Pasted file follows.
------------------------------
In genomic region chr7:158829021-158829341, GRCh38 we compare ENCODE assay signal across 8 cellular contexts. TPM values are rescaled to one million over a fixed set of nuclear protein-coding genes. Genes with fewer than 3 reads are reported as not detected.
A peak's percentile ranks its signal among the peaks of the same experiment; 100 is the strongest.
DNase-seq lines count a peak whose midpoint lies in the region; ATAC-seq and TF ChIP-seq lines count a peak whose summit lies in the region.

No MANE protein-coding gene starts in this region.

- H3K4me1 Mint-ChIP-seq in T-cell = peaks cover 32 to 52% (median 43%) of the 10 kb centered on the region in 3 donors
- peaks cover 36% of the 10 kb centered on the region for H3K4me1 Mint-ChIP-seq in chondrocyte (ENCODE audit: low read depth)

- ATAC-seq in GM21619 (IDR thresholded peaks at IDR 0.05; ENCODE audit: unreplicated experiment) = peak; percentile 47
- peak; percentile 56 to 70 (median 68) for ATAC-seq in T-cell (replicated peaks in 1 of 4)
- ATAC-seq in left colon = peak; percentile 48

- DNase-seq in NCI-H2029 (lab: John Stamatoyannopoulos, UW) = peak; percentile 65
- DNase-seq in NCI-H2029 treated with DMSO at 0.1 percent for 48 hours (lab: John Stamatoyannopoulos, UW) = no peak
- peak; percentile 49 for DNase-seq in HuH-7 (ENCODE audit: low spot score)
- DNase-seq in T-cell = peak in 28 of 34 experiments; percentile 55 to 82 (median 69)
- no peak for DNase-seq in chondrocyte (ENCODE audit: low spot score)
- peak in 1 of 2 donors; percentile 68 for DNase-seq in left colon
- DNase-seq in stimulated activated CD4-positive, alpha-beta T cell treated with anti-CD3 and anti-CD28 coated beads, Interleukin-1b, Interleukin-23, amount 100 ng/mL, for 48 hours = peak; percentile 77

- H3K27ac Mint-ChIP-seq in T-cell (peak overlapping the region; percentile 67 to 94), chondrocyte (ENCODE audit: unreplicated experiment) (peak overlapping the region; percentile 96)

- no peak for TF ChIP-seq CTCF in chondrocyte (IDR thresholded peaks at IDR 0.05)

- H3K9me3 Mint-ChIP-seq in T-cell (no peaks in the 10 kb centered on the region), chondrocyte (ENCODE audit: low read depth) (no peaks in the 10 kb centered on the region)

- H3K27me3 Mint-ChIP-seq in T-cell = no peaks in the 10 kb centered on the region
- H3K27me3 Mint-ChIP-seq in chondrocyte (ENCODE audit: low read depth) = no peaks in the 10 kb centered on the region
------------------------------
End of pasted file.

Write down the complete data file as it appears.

In genomic region chr7:158829021-158829341, GRCh38 we compare ENCODE assay signal across 8 cellular contexts. TPM values are rescaled to one million over a fixed set of nuclear protein-coding genes. Genes with fewer than 3 reads are reported as not detected.
A peak's percentile ranks its signal among the peaks of the same experiment; 100 is the strongest.
DNase-seq lines count a peak whose midpoint lies in the region; ATAC-seq and TF ChIP-seq lines count a peak whose summit lies in the region.

No MANE protein-coding gene starts in this region.

- H3K4me1 Mint-ChIP-seq in T-cell = peaks cover 32 to 52% (median 43%) of the 10 kb centered on the region in 3 donors
- peaks cover 36% of the 10 kb centered on the region for H3K4me1 Mint-ChIP-seq in chondrocyte (ENCODE audit: low read depth)

- ATAC-seq in GM21619 (IDR thresholded peaks at IDR 0.05; ENCODE audit: unreplicated experiment) = peak; percentile 47
- peak; percentile 56 to 70 (median 68) for ATAC-seq in T-cell (replicated peaks in 1 of 4)
- ATAC-seq in left colon = peak; percentile 48

- DNase-seq in NCI-H2029 (lab: John Stamatoyannopoulos, UW) = peak; percentile 65
- DNase-seq in NCI-H2029 treated with DMSO at 0.1 percent for 48 hours (lab: John Stamatoyannopoulos, UW) = no peak
- peak; percentile 49 for DNase-seq in HuH-7 (ENCODE audit: low spot score)
- DNase-seq in T-cell = peak in 28 of 34 experiments; percentile 55 to 82 (median 69)
- no peak for DNase-seq in chondrocyte (ENCODE audit: low spot score)
- peak in 1 of 2 donors; percentile 68 for DNase-seq in left colon
- DNase-seq in stimulated activated CD4-positive, alpha-beta T cell treated with anti-CD3 and anti-CD28 coated beads, Interleukin-1b, Interleukin-23, amount 100 ng/mL, for 48 hours = peak; percentile 77

- H3K27ac Mint-ChIP-seq in T-cell (peak overlapping the region; percentile 67 to 94), chondrocyte (ENCODE audit: unreplicated experiment) (peak overlapping the region; percentile 96)

- no peak for TF ChIP-seq CTCF in chondrocyte (IDR thresholded peaks at IDR 0.05)

- H3K9me3 Mint-ChIP-seq in T-cell (no peaks in the 10 kb centered on the region), chondrocyte (ENCODE audit: low read depth) (no peaks in the 10 kb centered on the region)

- H3K27me3 Mint-ChIP-seq in T-cell = no peaks in the 10 kb centered on the region
- H3K27me3 Mint-ChIP-seq in chondrocyte (ENCODE audit: low read depth) = no peaks in the 10 kb centered on the region